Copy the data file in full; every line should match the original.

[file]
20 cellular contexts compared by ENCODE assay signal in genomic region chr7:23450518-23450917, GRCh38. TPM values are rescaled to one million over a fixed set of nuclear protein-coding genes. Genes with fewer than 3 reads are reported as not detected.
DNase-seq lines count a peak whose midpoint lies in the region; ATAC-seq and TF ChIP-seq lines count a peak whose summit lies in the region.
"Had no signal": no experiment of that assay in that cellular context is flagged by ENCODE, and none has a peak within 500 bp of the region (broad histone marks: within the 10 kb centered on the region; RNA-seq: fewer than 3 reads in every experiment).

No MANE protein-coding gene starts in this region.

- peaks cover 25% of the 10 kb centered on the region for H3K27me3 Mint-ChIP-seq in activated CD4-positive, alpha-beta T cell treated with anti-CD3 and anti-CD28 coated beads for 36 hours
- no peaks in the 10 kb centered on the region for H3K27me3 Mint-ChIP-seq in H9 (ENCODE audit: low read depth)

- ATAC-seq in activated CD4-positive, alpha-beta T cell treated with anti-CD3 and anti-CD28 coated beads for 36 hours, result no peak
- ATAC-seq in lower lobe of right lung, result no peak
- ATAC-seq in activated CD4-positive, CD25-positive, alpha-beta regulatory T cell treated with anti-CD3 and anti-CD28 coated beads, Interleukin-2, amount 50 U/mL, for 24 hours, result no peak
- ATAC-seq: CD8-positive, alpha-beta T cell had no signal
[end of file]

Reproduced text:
20 cellular contexts compared by ENCODE assay signal in genomic region chr7:23450518-23450917, GRCh38. TPM values are rescaled to one million over a fixed set of nuclear protein-coding genes. Genes with fewer than 3 reads are reported as not detected.
DNase-seq lines count a peak whose midpoint lies in the region; ATAC-seq and TF ChIP-seq lines count a peak whose summit lies in the region.
"Had no signal": no experiment of that assay in that cellular context is flagged by ENCODE, and none has a peak within 500 bp of the region (broad histone marks: within the 10 kb centered on the region; RNA-seq: fewer than 3 reads in every experiment).

No MANE protein-coding gene starts in this region.

- peaks cover 25% of the 10 kb centered on the region for H3K27me3 Mint-ChIP-seq in activated CD4-positive, alpha-beta T cell treated with anti-CD3 and anti-CD28 coated beads for 36 hours
- no peaks in the 10 kb centered on the region for H3K27me3 Mint-ChIP-seq in H9 (ENCODE audit: low read depth)

- ATAC-seq in activated CD4-positive, alpha-beta T cell treated with anti-CD3 and anti-CD28 coated beads for 36 hours, result no peak
- ATAC-seq in lower lobe of right lung, result no peak
- ATAC-seq in activated CD4-positive, CD25-positive, alpha-beta regulatory T cell treated with anti-CD3 and anti-CD28 coated beads, Interleukin-2, amount 50 U/mL, for 24 hours, result no peak
- ATAC-seq: CD8-positive, alpha-beta T cell had no signal